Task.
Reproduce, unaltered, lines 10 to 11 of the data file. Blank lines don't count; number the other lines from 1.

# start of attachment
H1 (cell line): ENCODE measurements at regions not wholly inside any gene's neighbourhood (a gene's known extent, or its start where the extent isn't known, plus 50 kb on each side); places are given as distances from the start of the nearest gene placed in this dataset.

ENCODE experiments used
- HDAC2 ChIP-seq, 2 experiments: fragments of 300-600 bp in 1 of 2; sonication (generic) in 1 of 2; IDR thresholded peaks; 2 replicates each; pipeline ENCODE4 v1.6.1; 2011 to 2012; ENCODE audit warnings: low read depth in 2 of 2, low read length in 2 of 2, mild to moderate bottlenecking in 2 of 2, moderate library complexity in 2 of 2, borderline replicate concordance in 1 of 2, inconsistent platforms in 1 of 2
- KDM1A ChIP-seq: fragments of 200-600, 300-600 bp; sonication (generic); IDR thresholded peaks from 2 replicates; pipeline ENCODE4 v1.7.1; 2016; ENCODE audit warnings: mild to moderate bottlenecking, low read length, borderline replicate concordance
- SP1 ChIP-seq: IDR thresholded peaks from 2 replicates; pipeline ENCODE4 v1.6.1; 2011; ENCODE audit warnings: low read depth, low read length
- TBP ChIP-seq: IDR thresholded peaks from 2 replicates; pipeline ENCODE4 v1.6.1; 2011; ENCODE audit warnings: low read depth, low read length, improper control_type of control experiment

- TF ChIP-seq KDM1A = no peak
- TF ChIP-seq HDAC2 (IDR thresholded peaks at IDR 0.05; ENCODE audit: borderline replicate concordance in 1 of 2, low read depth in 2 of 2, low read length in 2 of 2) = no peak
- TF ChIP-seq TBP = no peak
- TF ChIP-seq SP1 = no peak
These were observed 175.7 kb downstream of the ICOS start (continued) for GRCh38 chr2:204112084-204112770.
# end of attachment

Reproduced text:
- TF ChIP-seq SP1 = no peak
These were observed 175.7 kb downstream of the ICOS start (continued) for GRCh38 chr2:204112084-204112770.